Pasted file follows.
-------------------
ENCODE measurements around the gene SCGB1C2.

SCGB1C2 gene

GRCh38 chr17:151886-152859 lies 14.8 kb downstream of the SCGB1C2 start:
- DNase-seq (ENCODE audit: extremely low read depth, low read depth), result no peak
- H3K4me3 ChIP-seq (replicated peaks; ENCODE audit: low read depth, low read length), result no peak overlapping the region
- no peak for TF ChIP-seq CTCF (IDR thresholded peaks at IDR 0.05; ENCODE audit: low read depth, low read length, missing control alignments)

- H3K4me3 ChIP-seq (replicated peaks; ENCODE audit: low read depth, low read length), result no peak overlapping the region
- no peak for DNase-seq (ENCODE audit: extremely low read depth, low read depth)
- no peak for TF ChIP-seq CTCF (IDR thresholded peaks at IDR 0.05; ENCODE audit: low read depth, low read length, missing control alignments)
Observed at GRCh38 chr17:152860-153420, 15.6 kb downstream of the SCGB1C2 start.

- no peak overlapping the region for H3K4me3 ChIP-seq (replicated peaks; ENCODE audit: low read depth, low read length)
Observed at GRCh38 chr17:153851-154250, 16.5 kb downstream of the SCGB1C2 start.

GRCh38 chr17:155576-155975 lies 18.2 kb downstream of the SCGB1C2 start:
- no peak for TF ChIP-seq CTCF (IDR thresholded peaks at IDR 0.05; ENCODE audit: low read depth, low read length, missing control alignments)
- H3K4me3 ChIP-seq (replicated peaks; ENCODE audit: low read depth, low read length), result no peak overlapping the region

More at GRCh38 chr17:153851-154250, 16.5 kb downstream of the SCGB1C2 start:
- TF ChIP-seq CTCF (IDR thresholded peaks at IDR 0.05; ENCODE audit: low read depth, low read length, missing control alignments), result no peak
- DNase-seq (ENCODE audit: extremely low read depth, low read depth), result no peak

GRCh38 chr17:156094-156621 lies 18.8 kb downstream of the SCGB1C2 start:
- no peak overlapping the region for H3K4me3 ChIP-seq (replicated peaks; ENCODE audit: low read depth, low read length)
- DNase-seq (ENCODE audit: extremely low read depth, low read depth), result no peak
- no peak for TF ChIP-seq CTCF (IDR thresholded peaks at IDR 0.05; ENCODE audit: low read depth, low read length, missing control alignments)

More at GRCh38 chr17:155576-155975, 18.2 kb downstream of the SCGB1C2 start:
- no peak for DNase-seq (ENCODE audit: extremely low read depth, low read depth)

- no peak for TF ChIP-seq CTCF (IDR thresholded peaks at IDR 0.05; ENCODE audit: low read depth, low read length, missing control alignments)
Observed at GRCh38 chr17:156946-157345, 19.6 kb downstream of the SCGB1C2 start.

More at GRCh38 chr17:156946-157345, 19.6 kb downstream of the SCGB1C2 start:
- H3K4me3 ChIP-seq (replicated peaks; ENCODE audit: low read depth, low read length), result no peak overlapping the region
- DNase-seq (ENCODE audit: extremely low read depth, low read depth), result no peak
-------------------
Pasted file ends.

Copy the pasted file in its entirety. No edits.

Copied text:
ENCODE measurements around the gene SCGB1C2.

SCGB1C2 gene

GRCh38 chr17:151886-152859 lies 14.8 kb downstream of the SCGB1C2 start:
- DNase-seq (ENCODE audit: extremely low read depth, low read depth), result no peak
- H3K4me3 ChIP-seq (replicated peaks; ENCODE audit: low read depth, low read length), result no peak overlapping the region
- no peak for TF ChIP-seq CTCF (IDR thresholded peaks at IDR 0.05; ENCODE audit: low read depth, low read length, missing control alignments)

- H3K4me3 ChIP-seq (replicated peaks; ENCODE audit: low read depth, low read length), result no peak overlapping the region
- no peak for DNase-seq (ENCODE audit: extremely low read depth, low read depth)
- no peak for TF ChIP-seq CTCF (IDR thresholded peaks at IDR 0.05; ENCODE audit: low read depth, low read length, missing control alignments)
Observed at GRCh38 chr17:152860-153420, 15.6 kb downstream of the SCGB1C2 start.

- no peak overlapping the region for H3K4me3 ChIP-seq (replicated peaks; ENCODE audit: low read depth, low read length)
Observed at GRCh38 chr17:153851-154250, 16.5 kb downstream of the SCGB1C2 start.

GRCh38 chr17:155576-155975 lies 18.2 kb downstream of the SCGB1C2 start:
- no peak for TF ChIP-seq CTCF (IDR thresholded peaks at IDR 0.05; ENCODE audit: low read depth, low read length, missing control alignments)
- H3K4me3 ChIP-seq (replicated peaks; ENCODE audit: low read depth, low read length), result no peak overlapping the region

More at GRCh38 chr17:153851-154250, 16.5 kb downstream of the SCGB1C2 start:
- TF ChIP-seq CTCF (IDR thresholded peaks at IDR 0.05; ENCODE audit: low read depth, low read length, missing control alignments), result no peak
- DNase-seq (ENCODE audit: extremely low read depth, low read depth), result no peak

GRCh38 chr17:156094-156621 lies 18.8 kb downstream of the SCGB1C2 start:
- no peak overlapping the region for H3K4me3 ChIP-seq (replicated peaks; ENCODE audit: low read depth, low read length)
- DNase-seq (ENCODE audit: extremely low read depth, low read depth), result no peak
- no peak for TF ChIP-seq CTCF (IDR thresholded peaks at IDR 0.05; ENCODE audit: low read depth, low read length, missing control alignments)

More at GRCh38 chr17:155576-155975, 18.2 kb downstream of the SCGB1C2 start:
- no peak for DNase-seq (ENCODE audit: extremely low read depth, low read depth)

- no peak for TF ChIP-seq CTCF (IDR thresholded peaks at IDR 0.05; ENCODE audit: low read depth, low read length, missing control alignments)
Observed at GRCh38 chr17:156946-157345, 19.6 kb downstream of the SCGB1C2 start.

More at GRCh38 chr17:156946-157345, 19.6 kb downstream of the SCGB1C2 start:
- H3K4me3 ChIP-seq (replicated peaks; ENCODE audit: low read depth, low read length), result no peak overlapping the region
- DNase-seq (ENCODE audit: extremely low read depth, low read depth), result no peak